Jack Kemp

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Founder and Chairman<br>Kemp Partners
The Role of Democratic-Capitalism in a Gulf Coast Renaissance
Wednesday, September 28, 2005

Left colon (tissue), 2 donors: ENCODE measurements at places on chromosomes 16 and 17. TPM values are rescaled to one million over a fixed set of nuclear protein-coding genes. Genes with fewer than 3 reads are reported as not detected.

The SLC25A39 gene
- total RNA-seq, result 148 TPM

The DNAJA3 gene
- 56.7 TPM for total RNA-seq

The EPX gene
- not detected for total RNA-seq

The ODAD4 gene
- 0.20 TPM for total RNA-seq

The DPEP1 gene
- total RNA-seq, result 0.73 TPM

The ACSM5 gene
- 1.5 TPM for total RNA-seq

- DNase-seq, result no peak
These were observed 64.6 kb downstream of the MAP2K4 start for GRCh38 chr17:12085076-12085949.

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T HE J OHN T. D UNLOP L ECTURE WITH J ACK F. K EMP J OINT C ENTER FOR H OUSING S TUDIES OF H ARVARD U NIVERSITY S EPTEMBER 28, 2005 S PONSORED BY T HE N ATIONAL H OUSING E NDOWMENT G RADUATE S CHOOL OF D ESIGN & J OHN F. K ENNEDY S CHOOL OF G OVERNMENT T HE J OHN T. D UNLOP L ECTURE WITH J ACK F. K EMP T HE R OLE OF D EMOCRATIC -C APITALISM IN A G ULF C OAST R ENAISSANCE S PONSORED BY T HE N ATIONAL H OUSING E NDOWMENT J OINT C ENTER FOR H OUSING S TUDIES OF H ARVARD U NIVERSITY T HE J OHN T. D UNLOP L ECTURE WITH J ACK F. K EMP Delivered on September 28, 2005 at the Harvard Graduate School of Design, Piper Auditorium. Sponsored by the National Housing Endowment. Copyright © 2005 by the President and Fellows of Harvard College. No part of this text may be reproduced, stored in a retrieval system, or transmitted in any form or by any means - electronic, mechanical, photocopying, recording, or otherwise - without written permission. Any opinions expressed do not necessarily represent the views of Harvard University, the National Housing Endowment, or of any of the persons or organizations providing support to the Joint Center for Housing Studies. Established in 1959, the Joint Center for Housing Studies is a collaborative unit affiliated with the Graduate School of Design and the Kennedy School of Government. The Joint Center illuminates the role of housing in shaping communities and outlines the ways in which housing policy and practices are shaped by economic and demographic trends. Through research, education, and public outreach programs, the Joint Center informs debate on critical housing issues and provides leaders in government, business, and the non-profit sector with knowledge and tools for formulating effective policies and strategies. T ABLE OF C ONTENTS History of the John T. Dunlop Lecture . . . . . . . . . . . . 1 Biography of Jack F. Kemp . . . . . . . . . . . . . . . . . . . . . 5 The Role of Democratic-Capitalism in a Gulf Coast Renaissance. Jack F. Kemp, Founder , Kemp Partners . . . . . . .9 H ISTORY OF T HE J OHN T. D UNLOP L ECTURE AT H ARVARD U NIVERSITY The John T. Dunlop Lecture commemorates the life and work of the late John T. Dunlop, Lamont University Professor Emeritus of Harvard University from 1985 to 2003 and United States Secretary of Labor during the Ford administration. In a lifetime career dedicated to improving labor-management relations, Professor Dunlop's skillful arbitration and negotiation led to celebrated dispute resolutions in academia, industry, and government. Professor Dunlop was also a widely respected leader in the nation's housing and construction related industries. In 1970, he played a key role in establishing the Policy Advisory Board of Harvard's Joint Center for Housing Studies. Under his guidance, this board of housing industry leaders, through the Joint Center, significantly helped to shape U.S. housing policy and to advocate for measures to insure quality homes for all Americans. Joint Center director Nicolas P. Retsinas remarked: "John Dunlop was a master bridge-builder. He consistently connected the academy with industry. His S EVENTH A NNUAL J OHN T. D UNLOP L ECTURE 1 insights and his integrity served him well in both worlds. The Joint Center for Housing Studies...is a lasting legacy to his perseverance and to his dedication to informed public policy." Professor Dunlop was chairman of the Construction Industry Stabilization Committee from 1971-1974, and was instrumental in establishing the National Institute for Building Sciences. He served on the board of the National Housing Endowment and in 1986 was inducted into the National Housing Hall of Fame by the National Association of Home Builders. In 1999, the Joint Center for Housing Studies partnered with the National Housing Endowment and the Harvard Design School to create a named lecture that would serve as a lasting tribute to Professor Dunlop and his many contributions to the national housing community. The John T. Dunlop Lecture was established to bring a housing leader to the university each year to highlight the importance of housing as a policy and research area. The seventh speaker in this honored tradition is Jack F. Kemp, Former Secretary of the U.S. Department of Housing and Urban Development and founder and chairman of Kemp Partners. Previous lectures have been delivered by the following distinguished housing and community leaders: K IM B. C LARK (October 25, 2004) The University and the World of Business: Creating Deep Knowledge with Power and Practice H ENRY G. C ISNEROS (September 29, 2003) Homes for Americans in the 21st Century: Challenges and Opportunities for the Nation 2S EVENTH A NNUAL J OHN T. D UNLOP L ECTURE A NGELO R. M OZILO (February 4, 2003) The American Dream of Homeownership: From Cliché to Mission H ERBERT V. K OHLER , J R (October 29, 2001) Designing Form and Function in the American Home B ARBARA T. A LEXANDER (October 12, 2000) The U.S. Homebuilding Industry: A Half-Century of Building the American Dream K ENT W. C OLTON (May 4, 1999) Housing at the Millennium The lecture honors Professor Dunlop's accomplishments as both a scholar and administrator. He began his Harvard career in 1938, becoming associate professor of economics in 1945 and full professor in 1950. He chaired the Economics Department from 1961 to 1966, and while serving as dean of the Faculty of Arts and Sciences from 1969 to 1973, led the faculty-student University Committee on Governance. He was appointed Lamont University Professor in 1971. During his tenure at Harvard, Professor Dunlop was instrumental in founding many academic programs, including the Trade Union Program (now the Labor and Work Life Program), the Ph.D. Program in Business and Economics, and the Program in Business and Government. At a 2003 memorial service, Harvard President Lawrence H. Summers commented: "John Dunlop was a towering figure in Harvard's history. As a scholar, dean, secretary of labor, and an adviser to countless institutions, John Dunlop was a major contributor to the life of our nation and to our university." S EVENTH A NNUAL J OHN T. D UNLOP L ECTURE 3 Professor Dunlop's leadership extended into his government service. In addition to serving as secretary of labor from March 1975 to January 1976, he served as an adviser to many United States presidents beginning with Franklin D. Roosevelt. His many government posts included director of the Cost of Living Council (1973-74), chair of the Commission of the Future of Worker/Management Relations (1993-95), chair of the Massachusetts Joint Labor-Management Committee for Municipal Police and Firefighters (1977-2003), and chair of the Commission on Migratory Farm Labor (1984-2003). Professor Dunlop's numerous books and articles advanced the understanding of labor relations. His contributions included: Wage Determination Under Trade Unions (1944); Collective Bargaining: Principles and Cases (1949); Industrial Relations Systems (1958); Labor in the Twentieth Century (ed., 1978); Dispute Resolution, Negotiation and Consensus Building (1984); and A Stitch in Time: Lessons from the Apparel and Textile Industries (with Abernathy, Hammond, and Weil, 1999). Professor Dunlop's impact was vast and profound. Former Harvard president Derek Bok said of his colleague: "John Dunlop led a remarkable life. As a teacher, he helped develop generations of labor economists. As a scholar, he was a leading figure in furthering our understanding of labor markets and institutions. As a practitioner, he played an indispensable role in finding common ground between labor unions, employers, and government." 4S EVENTH A NNUAL J OHN T. D UNLOP L ECTURE B IOGRAPHY OF JACK F. K EMP Jack Kemp is Founder and Chairman of Kemp Partners, a strategic consulting firm which seeks to provide clients with strategic counsel, relationship development, and marketing advice in helping them accomplish business and policy objectives. From January 1993 until July 2004 he was co-director of Empower America, a Washington, D.C.-based public policy and advocacy organization he co-founded with William Bennett and Ambassador Jeane Kirkpatrick. In September 2001, Mr. Kemp helped form a new non- partisan, non-profit think tank, the Foundation for the Defense of Democracies to counter the terrorist propaganda efforts, and he has been writing a weekly syndicated column for the Copley News Service nationwide since February of 2000. S EVENTH A NNUAL J OHN T. D UNLOP L ECTURE 5 Kemp received the Republican Party's nomination for Vice President in August of 1996 and since then has campaigned nationally for reform of taxation, Social Security and education. In 1995, Jack Kemp served as chairman of the National Commission on Economic Growth and Tax Reform, which promoted major reform and simplification on our tax code in order to unleash the American entrepreneurial spirit, increase economic growth and expand access to capital for all people. Prior to founding Empower America, Mr. Kemp served for four years as Secretary of Housing and Urban Development. He was the author of the Enterprise Zones legislation to encourage entrepreneurship and job creation in urban America and continues to advocate the expansion of home ownership among the poor through resident management and ownership of public and subsidized housing. Before his appointment to the Cabinet, Mr. Kemp represented the Buffalo area and western New York for 18 years in the United States House of Representatives from 1971-1989. He served for seven years in the Republican Leadership as Chairman of the House Republican Conference. Before his election to Congress in 1970, Mr. Kemp played 13 years as a professional football quarterback. He was 6S EVENTH A NNUAL J OHN T. D UNLOP L ECTURE captain of the San Diego Chargers from 1960-1962. He was also the captain of the Buffalo Bills, the team he quarterbacked to the American Football League Championship in 1964 and 1965, when he was named the league's most valuable player. He co-founded the American Football League Players Association and was five times elected president of that Association. Mr. Kemp was born and raised in Los Angeles and educated in the LA public schools. He is married to the former Joanne Main of Fillmore, CA. Both are graduates of Occidental College. They have four children (Jeffrey, Jennifer, Judith and Jimmy) and fifteen grandchildren. The Kemps reside in Bethesda, Maryland and have a home in Vail, Colorado, and are building a vacation home in Big Sky, Montana. S EVENTH A NNUAL J OHN T. D UNLOP L ECTURE 7 T HE R OLE OF D EMOCRATIC -C APITALISM I N AG ULF C OAST R ENAISSANCE Thank you, Nic [Retsinas], for the introduction and your leadership of the "Center". You may wonder how I ended up here at Harvard. Actually Nic, called me a year ago, and said "Kemp, do you believe in free speech?" I said "Nic, we're friends. I worship at the shrine of the First Amendment. Of course I believe in free speech. Why do you ask?" He said, "Will you give one at Harvard?" How could one say no to such cunning and intrigue. Gary [Garczynski], thank you for the kind words, and reminding everybody that I lost to Al Gore in 1996. And Kent [Colton], I still remember our task force on housing regulations, and I look forward to talking about this issue. I thank you for your strong leadership, your friendship, and your counsel over the years. Let me start by saying what an honor it is for me to deliver, not a speech - but a talk, really, a conversation - in lieu of a lecture, because calling these comments a lecture would not do justice to the great John Dunlop. I knew him in the Ford administration, and he was truly one of the great men of the 20th century and I'm honored in his name to be in this hall with you all. Thank you for coming. Calling this a lecture would also be a little too academic S EVENTH A NNUAL J OHN T. D UNLOP L ECTURE 9 10 S EVENTH A NNUAL J OHN T. D UNLOP L ECTURE for me. I majored in physical education at Occidental College, went into professional football, spent 13 years quarterbacking in the American and National Football Leagues, and then retired in 1970 to run for Congress from Buffalo, where I had spent the last eight years. (People in Buffalo thought had I quit playing in 1967, but I retired formally in 1970.) One thing I always appreciated about my professional football career was that some of my best friends were the enemies on Sunday. This was good preparation for Congress. When I arrived, I made clear very early on that while I was a partisan Republican from the Lincoln wing of the party I wanted to make friends on the other side of the aisle. I hope I contributed to some of the bipartisan efforts particularly in the field of housing and urban economic development. Speaking of bipartisanship, it was a great pleasure to get together with Henry Cisneros, who is one of my dearest friends, Nic and Kent to write Opportunity and Progress . I don't know if there are any copies lying around tonight, but the book offers a good way of talking about the importance of homeownership and housing in our nation, not only in terms of providing shelter, but as a means of making our capitalistic economy more democratic. Our market oriented economy functions well for the vast majority and the ladder of opposition is wide open to so many Americans, but, the trouble is it doesn't work very well in all too many of our urban areas of America - ghettoes and barrios where people go without access to capital, without access to ownership, without access to housing in all too many cases. So that's why Henry and I came together with Nic and Kent and did this book, and we commend it to your attention. Indeed we're working S EVENTH A NNUAL J OHN T. D UNLOP L ECTURE 11 on our second book on housing, shelter and homeownership in America. One of the things I came here to talk about today is the importance of access to capital and ownership opportunities for all. The same is true of so many living in America's ghettoes and barrios and most recently those who tragically are the victims of hurricanes in the Gulfport region of America. A Chinese philosopher once said that there is a great deal of wisdom in the world but unfortunately it was all divided up among the people. I would not say this was "unfortunate." I interpret this to mean that the pie of wisdom has many slices and we all have a slice of wisdom to offer. So I am here today to share with you my slice of the pie of wisdom, and look forward any dialogue to follow. C RISIS AND O PPORTUNITY Dr. Martin Luther King was not only a great theologian, he was a great historian. He had a great sense of history. He was once asked at what point in the history of the world he would most have wanted to live. Was it Egypt at the time of the pharaohs and Moses? Jerusalem at the time of Jesus? Spain in the 16th century? Athens at the time of Socrates, Sophocles, and Pericles? Dr. King responded, essentially, that this very moment in time was the moment during which he most wanted to be alive. I recognize the wisdom of his words. Because I believe now is the most exciting time to be teaching or studying at Harvard or to be involved in this great center for the study of housing or working in an industry that brings shelter and housing to 12 S EVENTH A NNUAL J OHN T. D UNLOP L ECTURE people, indeed to be part of manifesting all that's good about America and helping make it a "shining city on the hill." Consider the following statistics. Housing and related industries represents about 20 percent of the nation's gross domestic product (GDP), yet we have 3 million Americans without a home. Seventy-eight percent of white people own their own home but only 48 percent of people of color. We have low rates of interest yet we have de-facto redlining. We have incredible wealth capacity in our capitalistic system - yet there's poverty of undeniable proportions. So what do we do about it? Do we just wring our hands? Do we duplicate the mistakes of the past or can we learn from the successes we have had in the 229 years of history since we declared that "all men are created equal." The Chinese symbol for "crisis" is a combination of two characters - one for "danger," the other for "opportunity." I suggest that we should look upon the Gulf region problem of poverty and despair as a great opportunity. I consider the regions of Louisiana, Mississippi, Alabama, as presenting a great opportunity to demonstrate what works. Hurricanes Katrina and Rita exposed poverty of unbelievable proportions in these areas, but they also revealed incredible acts of heroism. While the looting sickened each of us, we would then see footage of a fireman risking his life to go into a burning house. Such scenes were not unlike 9/11 and we must honor these first responders. Congress now faces an unprecedented chance to implement proven policies that have been on the drawing boards since the late 1970s. Indeed, such ideas go back as far as Abraham Lincoln, with the Homestead Act, and FDR, with the Federal Housing Administration (FHA) and the GI Bill. Responding to this huge problem requires "big ideas." While I am not going to defend everything that Republicans are doing during this terrible crisis but it is clear from the President's words and actions that he understands this - he understands the magnitude of this tragedy, the scale of the opportunity. When the president alluded to the history of racial discrimination that for so long denied equality of opportunity and economic justice to people of color, he showed an understanding of the issue and compassion for people all too often neglected by the party of Lincoln. There are appalling cases of historical racial discrimination in education, housing, and employment that I believe have contributed to the conditions we witnessed in this tragic and historic catastrophe of near Biblical proportions. As we think about the government's role in assisting people to get back on their feet after Katrina and Rita, we should be thinking about how to expand private property rights and business ownership, particularly in the minority community. We should be thinking about how best to create jobs and greater opportunity for those most severely affected by these hurricanes. We should devise rational and reasonable incentives to build a new Gulf Coast and Delta Region unencumbered by bureaucratic rules and strictures. We have an enormous opportunity to replace outmoded government programs and bureaucracies with public-private partnerships and new private institutions that derive their legitimacy from adherence to the principles of individual ownership, private property rights, personal responsibility, and social justice. We have the S EVENTH A NNUAL J OHN T. D UNLOP L ECTURE 13 14 S EVENTH A NNUAL J OHN T. D UNLOP L ECTURE opportunity to lay the foundation for a stakeholder society. President Bush has said that he wants to combat poverty through expanding entrepreneurship generally and minority enterprise in particular. The most important social program in America is a job, a home, and an education. Those three goals alone are the greatest weapons against poverty the world has ever known. He is therefore on the right course in calling for an opportunity zone for the entire Gulf region. He knows that an opportunity (or enterprise) zone for the whole region will attract capital and encourage investment in job-creating businesses in the "green-lined" area of Gulfport. Let me take a moment to explain the concept of the enterprise zone. In 1980, Luis Muñoz Marín, the Governor of Puerto Rico, passed away, and there were memorial remarks on the floor of the House of Representatives. He was a great man and Franklin Roosevelt was his icon. He was a near socialist professor at San Juan University, yet he recognized that dividing up a loaf of bread was not the best way to help people, because it just gave them equal access to poverty. He did not become a Ronald Reagan or Jack Kemp Republican, but he understood the importance of government policies and public-private partnerships. He created the first enterprise zone. He called it "Operation Bootstrap." He knew that if he could get men and women to go into business building bakeries they could produce more food, more bread and feed more people. That's entrepreneurial enterprise at its most practical level. I was one of the few Republicans to speak on behalf of Luis Muñoz Marín. I had read about him and I thought to myself "Wouldn't it be great to have an Operation Bootstrap in Buffalo, New York, where people are really hurting for jobs, hurting for access to capital?" Now some of my friends on the Right say things like, "I picked myself up by my boots and my straps, so why don't they?" Well it's tough to pick yourself up by your boots and straps if you don't have any. The purpose of good public policy is to use incentives and carrots to drive capital and jobs and enterprise into areas that are starved for that type of thing. At the memorial remarks for Luis Muñoz Marín, Congressman Robert Garcia from the South Bronx was giving a speech, and Congressman Charlie Rangel from Harlem and Bill Gray of Philadelphia were waiting to give their tribute. They were memorializing the governor of Puerto Rico, and I said "Would the gentleman from the South Bronx yield?" I had never met Bobby Garcia before, and I didn't know Charlie Rangel well at all. Bob Garcia yielded, and I said "Wouldn't it be great if we could do an 'Operation Bootstrap' in the South Bronx?" And he said "Oh, that would be great." And then Rangel got up, and I said "We could do it in East Harlem, and I'd like to do one in Buffalo, and I grew up in LA so how about Watts? How about East LA? How about North Long Beach, North Compton, East St. Louis, East Palo Alto?" We all knew where those zones should be. So we went to work on a bipartisan basis, and we designed these zones of opportunity. President Bill Clinton called them "Empowerment Zones", by the way. There is a renaissance going on in Harlem today thanks to President Clinton, Charles Rangel, and the Republican Congress that gave Harlem the tools needed to launch an Empowerment Zone that's working so well today and S EVENTH A NNUAL J OHN T. D UNLOP L ECTURE 15 16 S EVENTH A NNUAL J OHN T. D UNLOP L ECTURE would work even better if capital gains taxes were eliminated in Harlem, Watts, Los Angeles, and any "redlined" area of America. President Bush's proposal to transform the Gulf region into an opportunity zone was greeted by a Washington Post editorial labeling it a "Go Go Zone." The Post opined, inexplicably, that tax incentives offer breaks for investment but not for job creation. Did the Post editorialist ever take a look at the renaissance going on in Harlem? Have they looked at the low-tax industrial zones (maquiladoras) along the Tijuana-San Diego border? Have they noticed that low-tax, pro-business cities like Shanghai, Shenzhen, Pudong, and Hong Kong are thriving in China? While the President's opportunity zones need tweaking, there are many other examples and empirical evidence which show that they will work. If you create strong incentives for investors to put their capital to work in specially designated areas of need. In fact, we already have a bipartisan consensus on Enterprise Zones that formed back in 1995 around the Enhanced Enterprise Zones Act, legislation that was supported by Spencer Abraham, J. C. Watts, Peter King, Jim Talent, Joe Lieberman, Carol Moseley Braun, John Breaux, and Eleanor Holmes-Norton, among others. The bill was based on the old Kemp-Rangel Enterprise Zone bill of the 1980s. A more contemporary example is the Brownback-Fortuno-Ryan National Enterprise Zone Act of 2005. The fundamental idea behind these bills is that private enterprise, not government, is the source of economic and social development. The failure to recognize this fact was, in my opinion, a flaw in President Clinton's Empowerment Zones. While a sincere effort, Empowerment Zones fell short of what was dramatically needed to spawn a complete rebirth of economic vitality and entrepreneurship in distressed areas. It's a good start but needs more dramatic incentives such as a zero capital gains tax. Empowerment Zones had only limited tax incentives, including a small increase in expensing for plant and equipment, and they were driven by a kind of Great- Society mentality, with some $280 million in social services block grants. Social services block grants are based on the failed notion that government can create jobs and prosperity. As I have said repeatedly, we must get away from this "big-brother" mentality. Government does not and cannot create wealth. The best it can do is to unleash citizens' drive and initiative to succeed in the market economy. We need to free up capital and the entrepreneurial spirit, and that is what a super-charged enterprise zone in the Gulf Coast region can do and could do for our urban areas of distress throughout America. AP ROPOSAL FOR THE G ULF R EGION How can we best take advantage of this opportunity to get capital back into the Gulf region? Congress recently passed legislation extending limited tax relief to the victims of hurricanes Katrina and Rita. Congress should add more "juice" to the president's opportunity zone idea by enacting follow-on legislation that includes tax and other incentives that will generate economic activity and jobs - with homeownership and housing as key components. I wouldn't be Jack Kemp if I didn't say what I am about to S EVENTH A NNUAL J OHN T. D UNLOP L ECTURE 17 18 S EVENTH A NNUAL J OHN T. D UNLOP L ECTURE say. Here are some thoughts: Š Eliminate the capital gains tax on any individual who puts his or her surplus capital and savings at risk in an enterprise that hires people in the zone. Sunset this after say 15 years if one is worried about too much investment capital flowing into ghettoes and barrios. Š Eliminate the income tax and pay roll tax on any working man or woman who comes off welfare and unemployment and earns up to 180 percent of the poverty level or thereabouts. Š Allow companies and homebuilders doing business in the zone to pay federal taxes under a streamlined federal tax system, to enjoy a full and immediate write-off of all investment expenditures and inventory purchases and a full deduction for all dividends paid, and to be exempt from any tax on capital gains for say 15 to 20 years. Wow! Š Permit the total expensing of all investments in plant, machinery, equipment, and technology in the zone for 15 to 20 years. I also support another idea that was contained in the Enhanced Enterprise Zones Act of 1995, which is to allow all individuals and companies to deduct the purchase of qualified "enterprise-zone stock" (and I would suggest interest on bonds as well) from their income up to some generous limit, say $250,000 a year and $1 million dollars over their lifetime. In addition to tax provisions such as these, Congress should enact broad regulatory relief for companies doing business in the hurricane enterprise zone. The President has already suspended some federal regulations for purposes of rebuilding, but more than a piecemeal approach is required. Federal environmental, labor, and other economic regulations should be reviewed with an eye on - temporarily - leaving it to state and local governments to determine which regulations are so essential to public health and safety that they should be enforced during the life of the zone. Where education and homebuilding are concerned, education and housing vouchers are also tools that can be used more widely. Congress should authorize Section 8 education vouchers for the children living in or displaced from the hurricane region, and these vouchers should be redeemable at any public or private school or go toward the education-related expenses of home-schooled children. This is also a good opportunity to modify the housing vouchers program so that residents are not penalized--but rewarded--for increasing their earned income. Congress also should take immediate action to preserve the Historically Black Colleges and Universities in the region, including Dillard University, Xavier University of Louisiana, and Southern New Orleans University. These schools have experienced student-body declines of approximately 20 percent of enrollment. They will go out of business if we don't hold them harmless. Congress should follow the suggestion of Howard University's President, Pat Swygert, and enact an emergency appropriation to compensate these institutions for their lost tuition and fees. It is absolutely essential that Congress use this opportunity S EVENTH A NNUAL J OHN T. D UNLOP L ECTURE 19 to enact the President's urban homesteading program, which will give displaced and otherwise low-income people an opportunity to own homes. The secret of this whole idea of urban homesteading is to take the vast industry that so many of you in this room are a part of and unleash it, incentivize it, pull off some of the regulations that make housing the most regulated industry in the United States of America. Expense all the investment, in the rebuilding of the Gulfport housing stock. I was thrilled to hear President Bush refer to Habitat for Humanity as integral to his urban homesteading initiative. Habitat is one of the most cost-effective ways to provide homeownership opportunities for the most needy in our society. Thanks to NBC's "Today" show, Warner Records, and my friend Tim Blixseth, about $65 million was raised for Habitat in just four weeks. Through "Operation Home Delivery," Habitat will build 25,000 or more homes and send many of them down the Mississippi River on barges to the Gulf Region. Our hope is that mayors and governors in the region will donate vacant properties where Habitat volunteers can build homes that will house families, help communities expand the tax base, and stabilize neighborhoods. We're going to have to condemn a lot of property. Instead of using eminent domain to serve governments, let low-income people homestead on those federal properties and become property owners. To support this homesteading program, I would suggest taking 3, 4, or 5 percent of the profits of the government- sponsored enterprises (Fannie Mae and Freddie Mac) and have them (as Federal Home Loan Banks does) dedicate the funds to this industry-wide effort for affordable housing. Funds could pooled and used to buy out low- income property owners, and then these newly acquired 20 S EVENTH A NNUAL J OHN T. D UNLOP L ECTURE S EVENTH A NNUAL J OHN T. D UNLOP L ECTURE 21 federal properties could be made available - through the Federal Housing Administration - for low-income people to "homestead." The money provided by the buy-out, along with perhaps a Section 8 voucher, could be used to relocate or re-invest in property (when it makes sense to rebuild on the old site) or as a down payment on a new home. Obviously there would have to be guidelines and income limits, but the homesteading idea would be an asset-based welfare and anti-poverty idea where the poor could then create the "live capital" outlined so well in Hernando de Soto's magnum opus, Mystery of Capital . I also urge Congress to consider enacting legislation to permit Fannie Mae and Freddie Mac to purchase or guarantee the non-interest bearing mortgages of Habitat for Humanity. The pending GSE [Government Sponsored Enterprises] legislation could be amended, or a proposal could be attached to emergency Katrina and Rita relief legislation. Another important idea would be to modify slightly the New Markets Tax Credit (NMTC) program. With some minor changes, this existing Treasury program could be targeted for homeownership, shelter, real estate, and business development, making it into a leading catalyst for private-sector reinvestment in the affected areas of the Gulf. If Congress would extend the definition of distressed areas to the parishes and counties affected by Hurricanes Katrina and Rita, raise the incentive percentage for small business equity investments, and dedicate a pool of money to the affected areas, then this program would go a long way toward increasing the private sector's role in the rebuilding effort and decreasing dependency on the government. 22 S EVENTH A NNUAL J OHN T. D UNLOP L ECTURE Finally, the Brownfields legislation proposed by Congressman Michael Turner of Ohio suggests a useful approach that could be tailored and adapted to the Gulf Coast to deal with environmental liability exposure, which will emerge as the rebuilding proceeds. T HE C OST OF O PPORTUNITY Many of my Republican friends are wringing their hands at the thought of paying for these efforts. Imagine what a dispossessed low-income family living in temporary housing might think of Congressional conservatives who talk about not spending the money on necessary emergency relief, restoration, and rebuilding. Of course we have to spend money. I operate on this thesis, this premise. Every single human being on Earth 'wants to improve their lot in life." There are some people - I don't know who they are, I don't know where they come from - but as Adam Smith said in An Inquiry Into the Nature and Cause of the Wealth of Nations , the "desire to improve our lot in life comes to us out of the womb of our mother and never leaves until the day we die." If you can tap into that desire to improve someone's lot in life you've found the key to creating wealth wherever it may be. When he wrote that book Smith was a white, Scottish, Presbyterian professor of moral philosophy at Glasgow University. But when he said nations he meant all nations - big, small, rich, poor, huge resources, little resources. He said it would work on an island in the Pacific with no resources whatsoever, and guess what? From 1959 to 1989, the per capita income on Hong Kong increased to the point where it was 80 percent greater than that of the people on the mainland. The income of Hong Kong is higher per capita than that of the people of the British Empire. People ask, how is it possible that one could create wealth on a little rock that doesn't have enough oil to grease a bicycle? The answer lies in that island's embrace of free trade, sound and stable money, low taxes, private property, and a spirit of enterprise that is inspiring to any outside observer. Republicans accuse the president of reckless spending and allowing the federal government to grow in this crisis. Abraham Lincoln faced the same criticism in 1862 when he passed the Homestead Act. Under that Act, if you moved to Illinois, Indiana, Minnesota, Ohio, or Wisconsin, you got 160 acres of land free and clear if you lived on it and worked to improve it. Guess what? You don't need to tell people to improve that which they own. As soon as they own something the improvement begins. You touch that responsive chord in their hearts and minds and politicians who focus solely on the cost of a Gulfport rebuilding risk engaging in penny-wise, pound-foolish politics. In fact, much of the cost of these efforts could be paid for by reducing other nonessential discretionary federal spending, which has gotten completely out of control. Most of those who criticize the president's spending in this crisis voted for the 6,000-plus pork-barrel projects contained in the recently enacted transportation bill and the "no-energy" energy bill. This is the hypocrisy W.F. Buckley defined as "the tribute that vice pays to virtue." I endorse the idea being proposed by congressional conservatives of across-the-board spending cuts on non- security and non-entitlement accounts. I also commend the Republican Study Committee for coming up with "Operation Offset," which identifies some $50 billion in S EVENTH A NNUAL J OHN T. D UNLOP L ECTURE 23 corporate pork and $300 billion in overall discretionary spending that should be delayed. But I don't support cutting the support system spending so essential for low income people and poor families. Is $100 billion to $150 billion a lot of money? Of course it is. But as my friend at the Free Enterprise Fund and TV economists, Larry Kudlow, points out, it is an amount that easily can be shouldered by our economy, which will be GDP $13 trillion by 2006 and is projected to grow to $20 trillion during the coming decade. Project that out over 10 years and look at over 160 trillion dollars of GDP. As Kudlow points out, "The budget deficit will rise for a year or two, from roughly 2.5 percent of GDP to perhaps 3 1/2 percent. Big deal. The very bond markets that actually do the financing have shrugged the spending off, with Treasury issues continuing to trade around 4.25 percent. There was no 'spiking up' of long-run interest rates that might suggest a financial crisis. The stock markets, meanwhile, just registered their best third quarter in seven years." Growth at 3.5 percent to 4 percent is essential to keeping our revenues sufficient to meet this challenge. This is no time for the Federal Reserve Board to raise interest rates and slow down the economy. Kudlow also points out that family net wealth - which includes the value of our nation's businesses, bonds, stocks, and real estate - just hit an all-time high of $50 trillion. This is a great figure, but the pie needs to be "democraticized," not by redistribution but by giving the poor and low income people greater access to capital, which will allow them to build wealth and get a larger share of an even faster growing pie. 24 S EVENTH A NNUAL J OHN T. D UNLOP L ECTURE In fact, enterprise zones for the Gulf Coast will be relatively inexpensive and very cost effective. Every new job means a new taxpayer and a broader tax base. The 1995 nationwide enterprise zone proposal was estimated, on the high side, to cost $2 to $3 billion over five years. The Brownback-Fortuno-Ryan National Enterprise Zones are expected to "cost" $26 billion over 10 years. Clearly the cost of a Gulf Region enterprise zone would constitute a mere drop in the bucket compared with the total cost of rebuilding. We know the kinds of tax reforms contained in enterprise zones will work. For example, between 1977 and 1982, when the capital gains tax was reduced from 49 percent to 20 percent, the number of small company start-ups exploded by nearly 50 percent. More recently, as a result of the accelerated write-off provision--so-called "expensing"--enacted in 2003, firms' retained earnings reached an estimated 4 percent of potential GDP during 2004, a share not matched since the 1960s. Even under the fairly tepid Clinton Empowerment Zones, 35 states and the District of Columbia produced hundreds of thousands of new jobs and scores of billions of dollars of new capital investment. And the concept has long been endorsed by the National Governors Association, the Conference of Black Mayors, the Council of Black State legislators, and the U.S. Conference of Mayors. There is a tremendous bipartisan coalition just waiting to be built around this concept. In order to rise above some of the interagency turf competition that invariably will arise, I have urged the White House to think about appointing proven leaders of national stature like Ambassador Andrew Young, Urban S EVENTH A NNUAL J OHN T. D UNLOP L ECTURE 25 League President Marc Morial, District of Columbia Mayor Anthony Williams, and former HUD Secretary Henry Cisneros to help consolidate a bipartisan consensus. Outstanding men and women are available to help get over the bickering and start rebuilding the levees, rebuilding the infrastructure, and rebuilding the housing stock of this devastated area of our nation. And of course the things I'm talking about are down the road. Can't start a business if there's no security. You're not going to invest where there's not an opportunity to register your property, so there's a lot of work to be done. I too would be willing to contribute in any way that might be useful and productive. As Chair of Speaker Hastert's "Saving America's Cities" Working Group, I have recently re-intensified the thinking and the work I have been doing on these issues for nearly 30 years. Further attacks on the president are coming for not raising taxes, and it is time for Republicans and thoughtful Democrats in Congress to come to his defense. They need to point out that even at the lower tax rates enacted under Bush, tax revenues have grown more than 16.5 percent for two straight years. Instead of raising taxes, Congress should create a Gulfport opportunity zone by adopting some of the proposals listed above. As the president said, the people who suffered the most dislocation and distress must participate fully in the rebuilding. The job opportunities that will result from these policy prescriptions will help them to do so. The need to rebuild the Gulf Coast provides Congress and state legislatures with the opportunity to implement big ideas that not only can rebuild in a rational and efficient manner but also could provide a model for beginning to transform the rest of the United States. African-American leaders like Morial, Bruce Gordon of NAACP, Donna 26 S EVENTH A NNUAL J OHN T. D UNLOP L ECTURE Brazile, Earl Graves of Black Enterprise Magazine and Andy Young, the former mayor of Atlanta, have all said access to capital is one of the most important social and economic goals for minority business development and job creation. I just wish as I close that the Republican party and the Democratic party could put aside their rhetoric, which has become so vitriolic, and start figuring out what to do to unleash the enterprising, home-building, job-creating, furniture-building enterprises of America, because it's the only way we're going to rebuild the south Gulfport area. We have a golden opportunity to "green line" the Delta and Gulf Coast with government policies that facilitate and empower the private sector and private citizens, and in the process prove these policies will also work in the rest of the country. In the aftermath of this national tragedy, we have an unprecedented opportunity to combat poverty, despair, and racial discrimination by democratizing capitalism so as to help people put their lives and families back together. This is the vision for a true renaissance for the Gulf Coast - and indeed the entire nation. We can do it with the greatest economy in the world. Making our capitalistic system more democratic is why I'm on this earth. It's why I wanted to come up here to Harvard and it's why I accepted Nic's phone call and invitation. Nic, thanks for all your friendship, leadership and counsel to this old Q.B. and old Secretary of Housing and "bleeding heart" conservative. Let's get going! Thank you and Godspeed. S EVENTH A NNUAL J OHN T. D UNLOP L ECTURE 27